In my last post, I belabored the “why the new Yankee Stadium should never have been built” point of view. Now that I have that out of my system, I will describe what a visit to Yankee Stadium is like.
I’ve always wanted to see a series between the historic rivals, the Red Sox and Yankees and this was my chance. I also saw the teams play two games in London. As it turned out, the Yankees won all five games, in the two series. It’s not my fault, better luck next year to the Red Sox.
Although I was born in the Bronx, I’m congenitally not a Yankees fan. It’s in my DNA. I don’t have the ‘Yankee fan’ gene. As I have written, the condition wasn’t apparent when I was born. My non-Yankee predilection started to present itself when I was around eight or so. By my early teens, it was clear that I did not have any sort of capacity to appreciate the Yankees.
Since I understand that I have this congenital aversion to all things Yankee, I am being cautious not to be too critical of the Yankee fan experience. I could be missing something that only they can see.
I will say that while growing up in New York, “the center of the universe,” I noticed that my friends and neighbors had this attitude that they were “in the know.’ They always knew the right places to go, the right restaurants to eat at, and the most up and coming books to read, etc. However, my experience was that except for being in the place that everyone else was, or where everyone wanted to be the experience wasn’t all it was supposed to be.
Yankee fans seem to be similar. Yankee Stadium is the place to be, the place to see and be seen. The fans have a transactional relationship with the team. Brian Cashman (the general manager/President?) gets them a new free agent player or two, always “the shiniest toys” available and they are happy to believe they are part of this winning tradition. However, the days of winning frequent championships are long gone. Yet, Yankee fans walk around the Stadium with what seems to be a sense of entitlement.
But as I said, I’ll try and be objective.
Getting to Yankee Stadium
Much of my baseball travels have included a hotel within walking distance to the ballpark. I like to be about a mile away from the stadium. So, I can’t compare all stadiums in regards to the ease of using mass transit to get to them. What I can say is that Yankee Stadium is one of the easier ones to get to.
Of the ones I’ve attended:
- Target Field in Minneapolis seems uncomplicated, the train stops right out front. However, I haven’t tried it.
- Nationals Park in DC is very easy to get from Reagan National, and I assume other places in the city. I took the metro from Reagan and loved it.
- Both Guaranteed Rate Field and Wrigley Field in Chicago are a comfortable ride on the Red Line.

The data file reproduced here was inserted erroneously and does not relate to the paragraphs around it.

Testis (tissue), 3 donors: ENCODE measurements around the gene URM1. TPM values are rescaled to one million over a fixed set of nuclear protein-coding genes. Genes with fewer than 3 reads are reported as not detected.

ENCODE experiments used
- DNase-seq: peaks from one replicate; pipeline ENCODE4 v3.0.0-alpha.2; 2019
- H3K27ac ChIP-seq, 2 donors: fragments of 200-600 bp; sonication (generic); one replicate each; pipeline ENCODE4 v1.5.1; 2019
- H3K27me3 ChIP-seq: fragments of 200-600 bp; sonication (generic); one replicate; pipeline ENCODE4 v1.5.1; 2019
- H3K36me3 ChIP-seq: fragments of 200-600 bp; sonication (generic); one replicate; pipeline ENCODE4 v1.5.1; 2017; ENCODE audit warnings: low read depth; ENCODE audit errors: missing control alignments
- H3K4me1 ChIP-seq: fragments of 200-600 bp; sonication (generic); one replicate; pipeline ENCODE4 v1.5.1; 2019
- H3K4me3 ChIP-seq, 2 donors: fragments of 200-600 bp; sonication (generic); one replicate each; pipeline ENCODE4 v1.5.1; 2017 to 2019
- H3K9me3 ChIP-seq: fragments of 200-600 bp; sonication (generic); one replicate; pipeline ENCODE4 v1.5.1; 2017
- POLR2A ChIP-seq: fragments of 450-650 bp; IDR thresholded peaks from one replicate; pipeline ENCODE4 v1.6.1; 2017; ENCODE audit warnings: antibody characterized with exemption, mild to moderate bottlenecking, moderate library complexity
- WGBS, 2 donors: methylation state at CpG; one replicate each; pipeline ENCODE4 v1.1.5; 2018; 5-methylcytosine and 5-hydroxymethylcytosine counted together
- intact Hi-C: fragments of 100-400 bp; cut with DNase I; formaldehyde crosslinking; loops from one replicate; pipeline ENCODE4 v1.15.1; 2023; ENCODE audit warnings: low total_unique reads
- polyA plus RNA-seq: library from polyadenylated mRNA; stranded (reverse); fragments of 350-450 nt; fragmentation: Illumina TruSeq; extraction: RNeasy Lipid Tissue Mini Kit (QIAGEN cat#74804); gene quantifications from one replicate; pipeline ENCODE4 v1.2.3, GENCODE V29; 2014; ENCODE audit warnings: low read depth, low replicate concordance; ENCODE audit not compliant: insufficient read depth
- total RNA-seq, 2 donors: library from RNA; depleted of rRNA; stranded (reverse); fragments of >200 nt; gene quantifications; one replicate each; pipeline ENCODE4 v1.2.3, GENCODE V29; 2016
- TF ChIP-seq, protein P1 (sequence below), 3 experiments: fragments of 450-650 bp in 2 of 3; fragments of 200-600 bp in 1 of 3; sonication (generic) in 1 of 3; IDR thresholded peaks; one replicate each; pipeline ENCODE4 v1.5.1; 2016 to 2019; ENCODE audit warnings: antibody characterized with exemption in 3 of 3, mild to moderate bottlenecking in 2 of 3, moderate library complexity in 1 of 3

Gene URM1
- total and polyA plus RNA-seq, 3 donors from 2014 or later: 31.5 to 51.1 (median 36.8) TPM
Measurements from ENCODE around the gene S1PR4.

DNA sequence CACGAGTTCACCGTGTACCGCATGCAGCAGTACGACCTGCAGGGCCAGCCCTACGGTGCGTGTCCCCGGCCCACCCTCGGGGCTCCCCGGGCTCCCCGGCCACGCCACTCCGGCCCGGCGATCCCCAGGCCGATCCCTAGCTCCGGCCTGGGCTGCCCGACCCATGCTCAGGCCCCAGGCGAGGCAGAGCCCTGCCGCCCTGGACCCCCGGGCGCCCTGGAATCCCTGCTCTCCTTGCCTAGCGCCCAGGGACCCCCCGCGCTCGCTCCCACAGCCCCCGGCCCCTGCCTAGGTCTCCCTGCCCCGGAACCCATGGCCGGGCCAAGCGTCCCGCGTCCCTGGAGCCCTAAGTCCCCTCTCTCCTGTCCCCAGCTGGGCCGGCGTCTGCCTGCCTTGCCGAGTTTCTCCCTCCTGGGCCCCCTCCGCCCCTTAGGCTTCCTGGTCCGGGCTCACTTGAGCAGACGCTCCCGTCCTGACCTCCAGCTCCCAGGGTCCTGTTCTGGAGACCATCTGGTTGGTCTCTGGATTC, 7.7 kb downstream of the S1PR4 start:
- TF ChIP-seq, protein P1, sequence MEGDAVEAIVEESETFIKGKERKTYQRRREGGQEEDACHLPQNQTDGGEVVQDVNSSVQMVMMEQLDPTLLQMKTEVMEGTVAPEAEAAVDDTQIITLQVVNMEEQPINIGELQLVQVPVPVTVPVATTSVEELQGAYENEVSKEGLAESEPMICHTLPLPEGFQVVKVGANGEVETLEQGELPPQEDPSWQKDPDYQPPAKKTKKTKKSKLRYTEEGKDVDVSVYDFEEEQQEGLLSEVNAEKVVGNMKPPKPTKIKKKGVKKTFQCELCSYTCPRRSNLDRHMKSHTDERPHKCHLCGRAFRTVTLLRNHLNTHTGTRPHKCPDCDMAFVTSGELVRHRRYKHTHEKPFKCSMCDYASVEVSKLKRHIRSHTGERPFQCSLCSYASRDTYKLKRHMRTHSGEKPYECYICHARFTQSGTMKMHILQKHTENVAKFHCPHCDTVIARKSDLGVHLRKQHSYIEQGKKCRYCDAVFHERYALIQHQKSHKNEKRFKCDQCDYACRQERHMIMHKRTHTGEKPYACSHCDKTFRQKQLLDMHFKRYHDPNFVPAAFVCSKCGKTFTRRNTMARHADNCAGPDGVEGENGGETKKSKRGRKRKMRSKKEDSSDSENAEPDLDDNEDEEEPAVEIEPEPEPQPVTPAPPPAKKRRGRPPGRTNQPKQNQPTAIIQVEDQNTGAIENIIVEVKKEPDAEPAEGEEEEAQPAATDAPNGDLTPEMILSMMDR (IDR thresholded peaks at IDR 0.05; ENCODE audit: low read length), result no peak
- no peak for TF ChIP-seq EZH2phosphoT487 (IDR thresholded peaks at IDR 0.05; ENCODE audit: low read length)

- Citi Field in Queens is an uncomplicated but longish ride on the 7 Line from midtown Manhattan.
- Yankee Stadium is a very short ride on the subway – one of the easiest trips. You can take the B, D or 4 train. I’ve always been a Lexington Avenue guy so, I take the #4.
The Atmosphere at Yankee Stadium
It’s Nice But a Bit Artificial
Yankee Stadium is a new version of the original gem. In a sense, it has this artificial, Disney kind of feel. The feeling that you’re in Epcot and walking around all the European nation’s exhibits. While it has some of Europe’s appeal, the food, etc., you’re still in Orlando.
At Yankee Stadium, you can walk around the park, see the beautiful frieze surrounding the roof and imagine what the original park was like. However, it does not feel real.
Cold and Austere
All in all, the Stadium has a cold, austere feel to it. It doesn’t have the intimacy of places like Camden Yards, Petco and Oracle Parks or Citi Field. Indeed, it can’t match Wrigley or Fenway, but no place can.
It also doesn’t have a New York feel to it. The food, while good does not represent New York City’s fine restaurants the way Citi Field does. While you see the apartment buildings of the surrounding Bronx neighborhood, the Stadium no longer faces the iconic, grey Bronx Courthouse that fans used to see.
Honoring the Legacy
Finally, Legends Hall, Monument Park and prominently displayed retired numbers tend to reinforce the Yankees historical legacy, but it doesn’t seem sufficient.
The Yankees Museum is underwhelming as the displays could include so much more. It’s great to see Thurman Munson’s locker and statues commemorating Don Larson’s 1956 World Series perfect game, but where are statues commemorating other great moments, other great Yankee players’ jerseys and equipment. It should be more extensive with more exhibits. It is nice to see the Yankees borrow essential items from the National Hall of Fame on a rotating basis. Replace them every few months with other pieces. There are so many items at the Hall of Fame that could be temporarily displayed at Yankee Stadium. Every few months, the pieces would be exchanged with other items.